UCL Astrophysics Group



Image taken from the front page of the ESA Euclid Yellow Book. Composite of a fragment from Raphael's fresco The School of Athens in the Stanza della Segnatura of the Vatican Palace depicting Euclid; a simulation of the cosmic web by Springel et al.; and an image of Abell 1689. The composition was put together by Remy van Haarlem (ESA/ESTEC).

Euclid is a proposed space telescope being developed with the European Space Agency (ESA) for launch around 2018. It is planned to observe the whole sky with the same image quality as the Hubble Space Telescope and measure the rainbow of colours (spectra) within millions of galaxies. These very high quality imaging observations will be used to investigate dark energy using cosmic lensing. The precise three dimensional positions of galaxies obtained from the spectra will be used to study the clustering of galaxies. The imaging science part of the mission is described in detail in the Euclid Imaging Consortium Science Book.

At the UCL Department of Physics and Astronomy, we are heavily involved in preparations for the imaging survey. We lead studies to determine the requirements cosmic lensing places on the optical design of the instrument. We are also studying the impact of choice of optical filters on the accuracy of the photometric redshift measurements and working on the requirements for spectroscopic training sets. Among other work, we have made forecasts for the cosmological constraints on dark energy in the presence of intrinsic alignments between galaxies that arise during galaxy formation.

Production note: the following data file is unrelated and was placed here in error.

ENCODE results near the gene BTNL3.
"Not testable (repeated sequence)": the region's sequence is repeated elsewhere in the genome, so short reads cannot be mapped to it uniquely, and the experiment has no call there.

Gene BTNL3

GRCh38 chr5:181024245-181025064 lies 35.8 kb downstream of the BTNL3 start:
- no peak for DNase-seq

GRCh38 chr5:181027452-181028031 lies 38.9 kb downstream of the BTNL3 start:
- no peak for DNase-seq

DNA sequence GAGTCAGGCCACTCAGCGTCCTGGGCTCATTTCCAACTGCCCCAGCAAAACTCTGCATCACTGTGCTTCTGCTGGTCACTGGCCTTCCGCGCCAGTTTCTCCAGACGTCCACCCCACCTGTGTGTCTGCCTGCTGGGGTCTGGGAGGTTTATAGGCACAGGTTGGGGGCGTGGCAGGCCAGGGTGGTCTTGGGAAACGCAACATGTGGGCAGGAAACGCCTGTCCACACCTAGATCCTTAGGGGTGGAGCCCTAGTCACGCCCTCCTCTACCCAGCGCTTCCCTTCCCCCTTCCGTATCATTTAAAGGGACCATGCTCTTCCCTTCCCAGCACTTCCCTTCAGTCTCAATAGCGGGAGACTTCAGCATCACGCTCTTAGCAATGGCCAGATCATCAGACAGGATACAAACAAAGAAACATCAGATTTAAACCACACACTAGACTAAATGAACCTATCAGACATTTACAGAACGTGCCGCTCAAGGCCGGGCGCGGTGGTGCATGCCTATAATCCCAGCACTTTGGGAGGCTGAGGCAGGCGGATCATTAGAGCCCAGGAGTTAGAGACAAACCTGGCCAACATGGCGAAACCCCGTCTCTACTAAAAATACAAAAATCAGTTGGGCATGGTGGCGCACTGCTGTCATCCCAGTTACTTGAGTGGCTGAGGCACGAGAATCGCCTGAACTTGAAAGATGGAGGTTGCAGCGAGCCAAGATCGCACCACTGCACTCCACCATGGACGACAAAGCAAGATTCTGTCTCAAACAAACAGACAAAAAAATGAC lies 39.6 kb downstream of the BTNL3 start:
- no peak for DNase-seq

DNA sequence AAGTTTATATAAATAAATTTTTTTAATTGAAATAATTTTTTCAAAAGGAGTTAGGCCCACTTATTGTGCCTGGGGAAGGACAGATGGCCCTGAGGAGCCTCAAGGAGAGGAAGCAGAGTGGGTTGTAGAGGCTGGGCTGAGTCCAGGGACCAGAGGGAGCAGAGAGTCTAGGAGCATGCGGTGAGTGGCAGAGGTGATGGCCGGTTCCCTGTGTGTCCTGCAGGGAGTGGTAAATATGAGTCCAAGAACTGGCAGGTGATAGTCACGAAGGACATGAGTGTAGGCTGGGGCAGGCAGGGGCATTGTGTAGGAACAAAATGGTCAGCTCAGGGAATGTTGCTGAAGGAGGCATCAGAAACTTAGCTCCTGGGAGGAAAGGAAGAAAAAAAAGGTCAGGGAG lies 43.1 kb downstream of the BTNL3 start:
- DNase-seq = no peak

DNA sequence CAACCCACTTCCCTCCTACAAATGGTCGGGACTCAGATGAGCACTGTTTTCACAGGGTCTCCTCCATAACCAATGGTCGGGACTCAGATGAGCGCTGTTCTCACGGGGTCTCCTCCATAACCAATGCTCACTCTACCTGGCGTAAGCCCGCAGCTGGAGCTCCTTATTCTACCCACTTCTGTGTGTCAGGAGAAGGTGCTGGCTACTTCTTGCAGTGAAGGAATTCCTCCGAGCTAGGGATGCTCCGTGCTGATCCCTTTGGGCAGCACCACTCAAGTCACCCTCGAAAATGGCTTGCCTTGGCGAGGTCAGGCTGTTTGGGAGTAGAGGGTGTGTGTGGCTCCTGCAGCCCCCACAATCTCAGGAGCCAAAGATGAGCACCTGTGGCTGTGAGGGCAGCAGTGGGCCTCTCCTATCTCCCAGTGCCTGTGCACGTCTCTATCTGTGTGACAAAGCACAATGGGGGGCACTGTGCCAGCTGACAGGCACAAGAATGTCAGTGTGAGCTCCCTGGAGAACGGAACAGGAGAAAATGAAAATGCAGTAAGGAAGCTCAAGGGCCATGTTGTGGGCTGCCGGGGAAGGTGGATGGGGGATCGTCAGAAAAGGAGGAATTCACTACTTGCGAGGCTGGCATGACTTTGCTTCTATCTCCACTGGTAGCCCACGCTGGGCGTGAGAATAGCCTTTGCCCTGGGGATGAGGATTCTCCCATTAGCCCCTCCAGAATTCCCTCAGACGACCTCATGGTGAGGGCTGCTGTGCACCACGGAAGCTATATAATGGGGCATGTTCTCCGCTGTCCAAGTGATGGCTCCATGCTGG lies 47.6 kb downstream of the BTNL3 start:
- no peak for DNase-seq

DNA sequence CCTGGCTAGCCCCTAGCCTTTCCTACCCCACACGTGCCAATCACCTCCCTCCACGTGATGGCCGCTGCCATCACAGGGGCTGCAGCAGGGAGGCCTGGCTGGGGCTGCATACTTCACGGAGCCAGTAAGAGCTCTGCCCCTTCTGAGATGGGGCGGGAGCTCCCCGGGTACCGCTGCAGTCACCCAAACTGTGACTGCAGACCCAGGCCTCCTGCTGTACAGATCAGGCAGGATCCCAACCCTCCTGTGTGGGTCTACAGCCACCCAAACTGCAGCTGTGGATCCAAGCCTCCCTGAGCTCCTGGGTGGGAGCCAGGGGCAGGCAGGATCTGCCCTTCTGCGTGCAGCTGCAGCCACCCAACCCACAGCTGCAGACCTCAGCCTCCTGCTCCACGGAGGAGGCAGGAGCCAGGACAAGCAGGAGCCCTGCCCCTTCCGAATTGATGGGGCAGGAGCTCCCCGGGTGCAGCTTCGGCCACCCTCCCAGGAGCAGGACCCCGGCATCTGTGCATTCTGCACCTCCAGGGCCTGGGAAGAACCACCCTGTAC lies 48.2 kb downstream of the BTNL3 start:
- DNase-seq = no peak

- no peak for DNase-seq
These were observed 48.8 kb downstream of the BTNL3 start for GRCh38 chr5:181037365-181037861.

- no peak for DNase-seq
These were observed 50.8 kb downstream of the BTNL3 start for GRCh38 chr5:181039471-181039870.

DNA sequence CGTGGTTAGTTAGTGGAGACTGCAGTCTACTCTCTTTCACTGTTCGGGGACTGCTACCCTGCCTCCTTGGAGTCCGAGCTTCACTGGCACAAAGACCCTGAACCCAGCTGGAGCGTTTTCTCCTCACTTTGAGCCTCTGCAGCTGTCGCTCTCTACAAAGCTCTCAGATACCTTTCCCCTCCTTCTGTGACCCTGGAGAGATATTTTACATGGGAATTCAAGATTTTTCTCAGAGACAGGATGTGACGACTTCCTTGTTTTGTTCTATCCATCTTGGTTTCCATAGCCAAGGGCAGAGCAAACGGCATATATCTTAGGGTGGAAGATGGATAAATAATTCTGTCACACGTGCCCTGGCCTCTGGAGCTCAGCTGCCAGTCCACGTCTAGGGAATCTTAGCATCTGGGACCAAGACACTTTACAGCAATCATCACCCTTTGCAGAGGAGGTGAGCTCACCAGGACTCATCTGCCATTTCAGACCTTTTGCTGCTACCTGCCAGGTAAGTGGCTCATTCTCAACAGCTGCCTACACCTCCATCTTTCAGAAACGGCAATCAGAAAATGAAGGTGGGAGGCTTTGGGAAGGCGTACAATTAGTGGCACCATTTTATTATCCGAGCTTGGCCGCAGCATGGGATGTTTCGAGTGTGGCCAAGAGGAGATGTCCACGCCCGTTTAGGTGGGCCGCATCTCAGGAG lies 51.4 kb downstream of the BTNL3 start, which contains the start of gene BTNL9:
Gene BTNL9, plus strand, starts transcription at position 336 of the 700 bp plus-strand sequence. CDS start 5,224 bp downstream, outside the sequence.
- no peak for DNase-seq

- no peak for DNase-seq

Much of the current activity focuses on the core science which drives the mission design. However, it is clear that high resolution imaging of the entire extragalactic sky has tremendous value beyond the study of dark energy using cosmic lensing and galaxy clustering. This includes high resolution imaging of over two billion galaxies in the visible and infra-red parts of the spectrum which could, for example, be used to classify galaxies into ellipticals and spirals.